The Rockford Public Library offers many services for families new to homeschooling as well as veteran families. Anyone with a library card is invited to use our internet computers, check out videos and DVDs, books, magazines, books on tape, and music cassettes. Patrons do not need a library card to enjoy our game computers or attend any of our programs.
In addition, the library offers the following services to homeschool families.
Youth Services can arrange a tour of the Rockford Public Library for any group. The tour can include a tour of Youth Services for the younger children or a full library tour for older children. The tours can also include a story time and catalog instruction.
Meeting rooms are available for group meetings and/or classes at the Main Library downtown and all of the 5 branches. The charge for each facility varies but is at a discounted price for all non-profit groups.
The Rockford Public Library has a wonderful selection of homeschool “how to” books. Our Parent/Teacher collection includes workbooks on various themes, homeschool guides, and ideas for activities.
Illinois is one of the easiest states in which to homeschool. In Illinois, homeschools are considered private schools. Teachers do not have to be certified. Standard tests do not have to be administered. Finally, homeschoolers do not have to register with the Regional Office of Education. This is a voluntary step that you may take but not one that is required.
For more information on laws governing home schooling in Illinois please refer to the following websites.
Home School Legal Defense Association
Homeschooling in Illinois
In order to withdraw your child, you will need to notify the school in writing. If you are planning to start in the fall, the end of this school year is the perfect time to send notification. You do not need to state that you are homeschooling.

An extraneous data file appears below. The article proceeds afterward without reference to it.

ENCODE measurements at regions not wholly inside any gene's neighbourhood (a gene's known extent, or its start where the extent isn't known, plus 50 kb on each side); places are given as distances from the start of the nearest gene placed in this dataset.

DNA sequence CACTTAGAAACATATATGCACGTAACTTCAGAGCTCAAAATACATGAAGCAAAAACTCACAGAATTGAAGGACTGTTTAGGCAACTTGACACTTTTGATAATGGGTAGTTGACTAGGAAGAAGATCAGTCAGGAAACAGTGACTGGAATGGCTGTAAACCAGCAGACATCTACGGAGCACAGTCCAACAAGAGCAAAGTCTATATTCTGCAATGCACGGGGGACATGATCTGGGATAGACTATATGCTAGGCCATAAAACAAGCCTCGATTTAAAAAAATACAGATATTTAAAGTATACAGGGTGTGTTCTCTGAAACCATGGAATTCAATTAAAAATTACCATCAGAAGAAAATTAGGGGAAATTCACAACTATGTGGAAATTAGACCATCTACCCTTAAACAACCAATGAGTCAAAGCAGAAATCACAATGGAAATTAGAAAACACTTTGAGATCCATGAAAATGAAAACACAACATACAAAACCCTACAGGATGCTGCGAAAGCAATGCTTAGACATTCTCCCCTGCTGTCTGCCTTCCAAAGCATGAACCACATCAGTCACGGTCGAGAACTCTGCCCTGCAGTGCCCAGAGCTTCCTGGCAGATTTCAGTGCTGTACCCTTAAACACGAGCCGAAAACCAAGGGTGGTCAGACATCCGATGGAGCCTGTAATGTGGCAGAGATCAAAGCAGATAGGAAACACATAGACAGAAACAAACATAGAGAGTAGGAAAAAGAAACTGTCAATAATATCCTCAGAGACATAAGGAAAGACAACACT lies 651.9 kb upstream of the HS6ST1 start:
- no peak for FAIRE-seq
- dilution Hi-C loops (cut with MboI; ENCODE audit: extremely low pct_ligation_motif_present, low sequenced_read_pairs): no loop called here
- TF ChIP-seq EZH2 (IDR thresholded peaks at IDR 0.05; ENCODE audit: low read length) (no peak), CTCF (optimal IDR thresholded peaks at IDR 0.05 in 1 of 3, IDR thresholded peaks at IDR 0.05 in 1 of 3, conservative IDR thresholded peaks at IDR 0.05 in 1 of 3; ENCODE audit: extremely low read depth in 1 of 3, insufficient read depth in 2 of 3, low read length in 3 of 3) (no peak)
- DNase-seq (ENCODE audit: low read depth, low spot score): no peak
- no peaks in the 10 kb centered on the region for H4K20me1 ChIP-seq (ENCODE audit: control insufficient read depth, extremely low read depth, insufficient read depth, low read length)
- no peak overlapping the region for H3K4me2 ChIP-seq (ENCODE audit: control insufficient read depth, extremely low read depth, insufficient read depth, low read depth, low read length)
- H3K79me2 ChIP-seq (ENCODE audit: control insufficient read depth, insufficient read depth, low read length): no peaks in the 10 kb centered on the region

For sample withdrawal letters please refer to the following websites.
Illinois Home Education
Illinois Christian Home Educator’s Coalition
There are many ways to keep track of lessons and chart students’ progress. Once you choose a recordkeeping method, stick with it and stay on top of it. It is very difficult to play “catch up.” Some recordkeeping methods include:
This can be completed by either the teacher or the student. This is a daily log that describes what lessons and activities were completed and what the student learned.
This method uses a daily lesson planner sheet to keep track of the things you have planned for the day.
This method works well with a unit studies approach. You keep track of the books you use (a suggestion would be to make copies of the cover and the table of contents) plus any videos, field trips, and tests. These sheets would be placed in a binder for each child.
Purchased Recordkeeping Systems
There are also lesson planners, grade books, and workbooks available at a variety of local learning materials stores including The 3R’s at 320 Alpine (815-398-1600) or Let’s Learn at 6253 E. State (815-226-8899). They have wonderful workbooks, posters, and everything else you would need to set up your school. The Harris Homeschool Planner is one that is one that comes highly recommended. The “Keepers at Home” organizer is user friendly and easy to personalize.